For seven hours, Rost and Brett forged through dangerous avalanche country. They arrived back in Ashcrofl at 4:30 p.m. Saturday and sounded an alarm, letting the world know that their five companions were still lost in the wilderness.

Back in the mountains, the five skiers—broken into two groups, disoriented and tense—were just Irving lo make it through the night. Torp and Brown were headed for Gunnison, at least 35 miles from where they’d started. Hunger was not a problem; they had granola bars, cheese and bread. But they were concerned about what lay ahead and frightened for the friends they had left behind. “Ken and I knew who we were and what we could get through,” says Brown. “Working as a team, I knew we could get out. But we agonized over what was happening to the others.”

There was reason to worry. Schluger and the Dubins had come to a frightening standstill and had decided to backtrack to the place where they had separated from Torp and Brown. Schluger could no longer carry the weight of her pack and finally had to leave it and all it contained—her food, clothing and sleeping bag—behind. “It’s not always the best decision,’ says Rob Dubin. “Sometimes you pay for it later.” Indeed, when the three stopped on Saturday night—unable, once again, to construct a cave out of powdery snow—they were one sleeping bag short. Dee offered Schluger her own and spent the long, cold night with her husband.

When they awoke, the threesome slowly made their way through heavy snowfall in the direction they believed Torp and Brown had gone. By dusk of the following night, their third without water or warmth, they finally managed to build a snow cave. Torp and Brown, meanwhile, had even better luck: They found an empty government forest station with an unlocked door. “That was a lifesaver,” says Brown. Inside, they melted snow on a cook-stove for water to drink, spread their sleeping bags to dry, and debated the next step. The arguments for waiting were persuasive: They were exhausted, cold and concerned about frostbite. “I didn’t like the looks of my gray fingertips,” says Brown. Nor did the weather promise relief. “It was unrelenting,” he says, “snow, an overcast sky, high winds.” Hour after hour they listened to the roar of avalanches. “We heard these big booms,” says Brown, “and then watched the hillside run down.” Still, they felt they had to rely on themselves. “Our conclusion was we wouldn’t be rescued because of the weather,” says Brown. On Monday morning, the two men stamped the word HELP in the snow, hung an upside-down American flag—a distress-signal—outside the hut, left a note for the others and headed back into the blizzard.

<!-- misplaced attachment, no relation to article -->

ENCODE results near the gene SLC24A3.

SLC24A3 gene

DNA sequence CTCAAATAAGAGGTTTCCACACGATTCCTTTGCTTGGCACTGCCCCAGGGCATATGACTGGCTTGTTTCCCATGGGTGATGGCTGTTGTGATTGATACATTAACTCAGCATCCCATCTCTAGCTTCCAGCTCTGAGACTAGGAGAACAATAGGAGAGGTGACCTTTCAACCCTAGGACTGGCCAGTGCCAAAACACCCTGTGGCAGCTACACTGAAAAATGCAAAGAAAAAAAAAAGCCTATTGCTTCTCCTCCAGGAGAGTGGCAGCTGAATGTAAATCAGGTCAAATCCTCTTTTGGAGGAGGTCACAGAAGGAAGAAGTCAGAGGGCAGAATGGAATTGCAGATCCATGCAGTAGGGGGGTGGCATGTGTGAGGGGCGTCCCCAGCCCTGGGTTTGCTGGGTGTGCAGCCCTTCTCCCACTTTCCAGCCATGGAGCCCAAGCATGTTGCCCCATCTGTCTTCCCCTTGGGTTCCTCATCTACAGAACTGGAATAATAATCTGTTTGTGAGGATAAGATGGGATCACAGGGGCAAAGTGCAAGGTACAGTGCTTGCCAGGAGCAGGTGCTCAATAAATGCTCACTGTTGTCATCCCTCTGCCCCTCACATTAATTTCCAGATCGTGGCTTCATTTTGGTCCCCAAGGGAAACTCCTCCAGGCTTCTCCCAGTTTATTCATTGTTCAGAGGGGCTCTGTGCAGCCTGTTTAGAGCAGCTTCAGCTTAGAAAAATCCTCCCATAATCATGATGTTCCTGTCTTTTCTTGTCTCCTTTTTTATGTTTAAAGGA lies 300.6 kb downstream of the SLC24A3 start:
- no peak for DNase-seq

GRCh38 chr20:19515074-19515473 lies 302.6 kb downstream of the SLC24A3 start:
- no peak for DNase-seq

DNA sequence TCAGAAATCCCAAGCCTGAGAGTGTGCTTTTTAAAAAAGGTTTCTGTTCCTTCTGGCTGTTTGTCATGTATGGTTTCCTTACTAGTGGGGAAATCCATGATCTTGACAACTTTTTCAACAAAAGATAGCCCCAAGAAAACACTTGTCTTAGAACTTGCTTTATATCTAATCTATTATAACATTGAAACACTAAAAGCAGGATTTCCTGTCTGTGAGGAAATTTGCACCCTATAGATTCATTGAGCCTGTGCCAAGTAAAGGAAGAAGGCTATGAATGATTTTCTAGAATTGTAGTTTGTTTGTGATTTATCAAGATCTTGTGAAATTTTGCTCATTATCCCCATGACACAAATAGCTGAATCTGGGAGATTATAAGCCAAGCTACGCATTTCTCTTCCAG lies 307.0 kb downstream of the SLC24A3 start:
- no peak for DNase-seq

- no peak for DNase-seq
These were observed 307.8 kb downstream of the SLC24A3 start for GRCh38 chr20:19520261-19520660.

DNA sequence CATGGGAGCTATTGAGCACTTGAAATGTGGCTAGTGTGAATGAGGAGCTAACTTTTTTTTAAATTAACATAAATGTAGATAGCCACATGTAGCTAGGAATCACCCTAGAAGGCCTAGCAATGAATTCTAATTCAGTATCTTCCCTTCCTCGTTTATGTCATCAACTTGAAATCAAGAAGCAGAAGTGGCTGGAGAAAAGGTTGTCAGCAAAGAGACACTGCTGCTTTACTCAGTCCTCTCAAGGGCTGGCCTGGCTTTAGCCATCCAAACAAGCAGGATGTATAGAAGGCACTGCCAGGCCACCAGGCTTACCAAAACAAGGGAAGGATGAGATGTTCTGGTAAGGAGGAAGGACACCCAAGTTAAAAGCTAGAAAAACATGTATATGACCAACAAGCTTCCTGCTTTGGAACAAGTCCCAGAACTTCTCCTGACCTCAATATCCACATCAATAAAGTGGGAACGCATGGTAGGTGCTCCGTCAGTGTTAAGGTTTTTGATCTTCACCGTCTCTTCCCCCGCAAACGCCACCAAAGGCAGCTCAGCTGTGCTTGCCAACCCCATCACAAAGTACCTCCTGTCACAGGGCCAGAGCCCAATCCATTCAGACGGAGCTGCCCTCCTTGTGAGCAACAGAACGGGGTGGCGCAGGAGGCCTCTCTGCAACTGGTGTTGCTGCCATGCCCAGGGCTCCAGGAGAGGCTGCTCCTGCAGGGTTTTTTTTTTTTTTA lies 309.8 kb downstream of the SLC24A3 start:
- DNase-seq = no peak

That afternoon, the Dubins and Schluger made it to the forest cabin themselves—and were heartened by their companions’ scribbled message. “We knew Ken and Elliot were OK,” says Dubin. “And we knew after that we were basically safe.” Still, they were not yet saved. The women were badly dehydrated and frostbitten, and the three agreed they could not continue their trek. Dubin broke all the furniture in the cabin to make a fire and checked to make sure the word HELP remained visible in the snow. Then he, his wife and Schluger hunkered down to wait. “I knew it was only a matter of time before they would start searching,” he says.

It was, happily, a matter of less time than he expected. The following day, Tuesday, Brown and Torp skied onto Taylor Park Reservoir, 30 miles from Ashcroft, and into a group of snowmobilers. “Are you the two lost guys?” one shouted. “They were the first humans we’d seen in days,” says Brown. “We were so happy to see them. ‘Yes!’ we said.” From a trading post telephone, they called the Mountain Rescue Association. Then Torp called Candyce Jeffery, who would have been along for the trip except for a leg injury. “It’s me,” he said. “It took a moment to register who it was,” says Jeffery. “Then came ecstasy—and relief.”

Moments later, Torp ended the conversation, anxious to get to Aspen to guide rescuers to the skiers he hoped were safe in the cabin. There was no need. A Chinook Army helicopter, scouting the area, had spotted the hut and landed on the snowfield outside. From the Mountain Rescue Association came the official word: “We have all three.”

Glued to their radios and television sets, friends and family members let out joyous whoops. “We’d been crying for days,” says Dr. Frank Dubin. “Finally there were tears of happiness.” “These people really rescued themselves,” says Mountain Rescue director Charley Shimanski. “They did the right thing at the right time.” Though everyone but Rob Dubin had frostbitten fingers and toes, Dee Dubin and Brigitte Schluger were the most seriously affected. In Denver each spent two hours in a hyperbaric-therapy chamber, designed to aid healing by sending extra oxygen to damaged tissue. Both are in danger of losing fingers or toes, though it will be weeks before doctors will know for sure.

“I’m just so delighted she’s OK,” says Schluger’s friend Nan Brinks. “It’s truly a miracle.” “I don’t know about higher beings or all that,” says Brown. “But if there’s anything to energy flow or mysticism, I’ve got to believe that I had a tremendous amount of support from the folks who care about me. That, combined with my own life force, brought me through.”

But it is Rob Dubin who had the most remarkable reaction. Despite his ordeal, he has no plans to stop ski touring, even for the season. Says Dubin: “I have another hut trip planned for next month.”